2. The sill is the interior bottom plate that sits inside the window’s lower edge when it’s closed. Locate the sill, and then use a utility knife to cut along both sides and the bottom of the sill. Cutting through any old caulk or paint will make removal much easier.
3. Using a hammer, gently tap up on the bottom of the sill. Steady tapping towards the window opening should loosen the sill and make it easier to remove. Take care not to strike the wall as you work to avoid damaging the sheetrock.
4. If the sill does not move, try using a wood chisel to remove it. Place the chisel in the seam under the window’s front edge on one side. Gently tap on it with a hammer to open the seam. Gradually work your way across moving an inch or two at a time.
5. Working slowly and consistently, ease the window out of position in the frame. Continue tapping it with a hammer and using the chisel when necessary to free it from the fasteners.
6. Keep the existing window sill as a template for cutting the new one.

Cutting the New Window Sill

Whenever possible, have the sills custom cut by the supplier to simplify the job. However, you can cut it yourself if that should be required. You can use your original sill as an exact template. Use needle-nose pliers to carefully remove any nails. With a utility knife and pliers, remove any caulk from the sill before laying it down on the stone to mark your cuts. Use a crayon to make the marks on your new stone sill.

If your original sill broke when it was being removed, you can take exact measurements of the opening using a tape measure. With a carpenter’s square, transfer the measurements to your stone window sill. The stone should be covered on either side of your markings with painter’s tape to prevent chips.

Use a special masonry blade and a circular saw to cut the stone. Have a helper spray the blade with water from a spray bottle as you cut. When finished, wipe the water away from the sill and remove the painter’s tape. If you aren’t comfortable cutting the sill yourself, you can call a local quarry and ask to have them cut it for you.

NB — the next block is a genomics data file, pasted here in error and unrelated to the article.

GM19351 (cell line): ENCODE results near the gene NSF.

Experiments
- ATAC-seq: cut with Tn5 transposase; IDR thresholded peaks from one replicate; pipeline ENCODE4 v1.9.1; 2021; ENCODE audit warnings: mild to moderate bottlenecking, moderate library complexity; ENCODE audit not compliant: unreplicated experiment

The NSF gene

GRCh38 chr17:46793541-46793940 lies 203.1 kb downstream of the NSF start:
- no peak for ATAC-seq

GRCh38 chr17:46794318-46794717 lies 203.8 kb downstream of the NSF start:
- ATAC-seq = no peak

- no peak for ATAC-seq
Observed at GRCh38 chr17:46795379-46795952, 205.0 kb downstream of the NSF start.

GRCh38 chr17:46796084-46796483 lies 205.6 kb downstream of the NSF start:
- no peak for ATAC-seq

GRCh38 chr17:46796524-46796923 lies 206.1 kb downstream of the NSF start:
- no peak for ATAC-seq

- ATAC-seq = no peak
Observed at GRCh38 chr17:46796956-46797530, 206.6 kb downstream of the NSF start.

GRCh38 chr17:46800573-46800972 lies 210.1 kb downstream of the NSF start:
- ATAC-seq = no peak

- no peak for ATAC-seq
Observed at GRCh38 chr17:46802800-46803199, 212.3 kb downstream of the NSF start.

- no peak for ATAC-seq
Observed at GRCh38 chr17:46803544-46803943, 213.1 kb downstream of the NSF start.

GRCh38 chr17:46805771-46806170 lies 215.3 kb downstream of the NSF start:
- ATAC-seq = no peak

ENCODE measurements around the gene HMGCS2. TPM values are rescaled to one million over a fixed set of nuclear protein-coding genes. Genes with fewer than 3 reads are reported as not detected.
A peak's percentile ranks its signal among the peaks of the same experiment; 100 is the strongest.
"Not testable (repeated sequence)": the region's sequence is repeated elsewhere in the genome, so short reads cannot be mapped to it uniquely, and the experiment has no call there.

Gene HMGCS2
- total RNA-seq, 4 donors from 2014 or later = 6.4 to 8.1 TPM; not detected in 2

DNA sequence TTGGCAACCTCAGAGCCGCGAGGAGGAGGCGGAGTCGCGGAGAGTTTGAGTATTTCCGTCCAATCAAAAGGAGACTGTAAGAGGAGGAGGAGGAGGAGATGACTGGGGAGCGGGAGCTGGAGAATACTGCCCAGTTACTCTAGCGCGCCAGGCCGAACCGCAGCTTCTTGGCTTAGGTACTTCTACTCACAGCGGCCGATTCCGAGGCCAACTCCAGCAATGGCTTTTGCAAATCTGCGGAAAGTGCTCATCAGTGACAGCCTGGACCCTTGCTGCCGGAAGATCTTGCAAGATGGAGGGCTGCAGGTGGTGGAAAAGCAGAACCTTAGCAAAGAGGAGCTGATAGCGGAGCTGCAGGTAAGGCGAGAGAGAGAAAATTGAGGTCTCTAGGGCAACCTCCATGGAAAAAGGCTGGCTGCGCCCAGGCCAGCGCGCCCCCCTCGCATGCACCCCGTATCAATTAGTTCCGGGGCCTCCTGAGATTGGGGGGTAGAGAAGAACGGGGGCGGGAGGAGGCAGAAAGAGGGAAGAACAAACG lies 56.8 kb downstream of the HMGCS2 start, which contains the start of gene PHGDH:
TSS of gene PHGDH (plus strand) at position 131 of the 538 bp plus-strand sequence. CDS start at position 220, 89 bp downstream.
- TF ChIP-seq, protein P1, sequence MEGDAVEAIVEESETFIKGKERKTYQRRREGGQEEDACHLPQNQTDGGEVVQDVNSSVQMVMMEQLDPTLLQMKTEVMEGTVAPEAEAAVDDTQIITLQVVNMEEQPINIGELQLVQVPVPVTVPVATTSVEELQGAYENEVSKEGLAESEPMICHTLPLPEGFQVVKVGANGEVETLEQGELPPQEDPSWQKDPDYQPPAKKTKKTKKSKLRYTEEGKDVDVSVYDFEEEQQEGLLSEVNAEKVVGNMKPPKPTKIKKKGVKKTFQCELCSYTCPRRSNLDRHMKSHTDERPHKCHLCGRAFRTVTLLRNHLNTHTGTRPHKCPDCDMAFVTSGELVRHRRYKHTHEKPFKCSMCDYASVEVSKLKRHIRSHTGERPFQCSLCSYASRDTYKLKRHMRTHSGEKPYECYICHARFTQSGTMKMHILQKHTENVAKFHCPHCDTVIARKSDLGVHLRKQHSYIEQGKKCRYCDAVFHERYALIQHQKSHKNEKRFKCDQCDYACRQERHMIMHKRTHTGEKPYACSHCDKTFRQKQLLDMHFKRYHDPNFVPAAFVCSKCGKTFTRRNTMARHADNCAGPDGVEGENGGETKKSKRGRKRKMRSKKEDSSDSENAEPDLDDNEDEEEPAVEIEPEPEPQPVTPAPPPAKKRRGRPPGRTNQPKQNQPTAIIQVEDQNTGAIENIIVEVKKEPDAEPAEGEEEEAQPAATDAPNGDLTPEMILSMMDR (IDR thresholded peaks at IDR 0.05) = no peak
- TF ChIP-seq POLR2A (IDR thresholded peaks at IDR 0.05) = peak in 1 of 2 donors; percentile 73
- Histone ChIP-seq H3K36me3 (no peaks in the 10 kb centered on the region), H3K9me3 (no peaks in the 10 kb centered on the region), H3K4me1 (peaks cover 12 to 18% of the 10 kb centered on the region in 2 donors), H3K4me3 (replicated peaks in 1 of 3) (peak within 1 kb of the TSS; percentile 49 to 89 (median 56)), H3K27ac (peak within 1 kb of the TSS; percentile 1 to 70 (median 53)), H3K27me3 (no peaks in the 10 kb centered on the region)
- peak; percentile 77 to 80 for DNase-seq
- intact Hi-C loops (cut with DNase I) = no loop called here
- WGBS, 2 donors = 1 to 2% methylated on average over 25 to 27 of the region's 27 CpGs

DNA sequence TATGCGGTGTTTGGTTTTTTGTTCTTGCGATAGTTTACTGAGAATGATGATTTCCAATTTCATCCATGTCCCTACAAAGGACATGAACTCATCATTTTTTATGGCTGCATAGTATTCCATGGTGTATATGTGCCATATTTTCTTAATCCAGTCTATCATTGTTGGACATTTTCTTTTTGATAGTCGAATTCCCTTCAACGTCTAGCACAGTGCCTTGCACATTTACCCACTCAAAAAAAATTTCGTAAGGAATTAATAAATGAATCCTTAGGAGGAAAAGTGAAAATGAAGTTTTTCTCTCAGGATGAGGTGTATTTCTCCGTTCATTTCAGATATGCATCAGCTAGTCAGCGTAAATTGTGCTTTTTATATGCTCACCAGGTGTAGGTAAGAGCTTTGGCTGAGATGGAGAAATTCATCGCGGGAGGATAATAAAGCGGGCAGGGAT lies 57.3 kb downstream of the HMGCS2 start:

Installing the Beautiful Stone Window Sill

Before the new sill can go in place, you must clean the opening. Remove all traces of old caulk and clean debris away with a shop vacuum. Use a cleaner to remove any remaining dust or grime. Set the sill into place to be sure the size is proper before applying any adhesive or nailing anything into place.

When putting the new sill in place, use a level to keep it perfectly straight throughout the process. If the shelf will be hung with nails, then you should drill holes in the wall to mount the nails. Otherwise, mount the sill by applying adhesive to the back and pushing it into place. Follow the directions on the adhesive to know how much should be used and what the drying time is.

An apron will be mounted under the edge of the sill to hide the unfinished area below it. If a wood apron is chosen, install it by predrilling holes and securing the apron with finishing nails. If you chose a stone apron, then you can install it with the same adhesive used on the sill. Hold the stone in place while the adhesive dries by temporarily securing it to the wall and sill with masking tape or painter’s tape.

Enjoy the Natural Beauty of Stone

With your window sill replaced with beautiful natural stone, it will look more sophisticated and attractive. An excellent architectural upgrade, you will never grow tired of the beautiful stone sills. Replace them for a consistent look and elegant touch. Visit www.windowsills.com to look at the different options available when you are ready to replace and upgrade your window sills.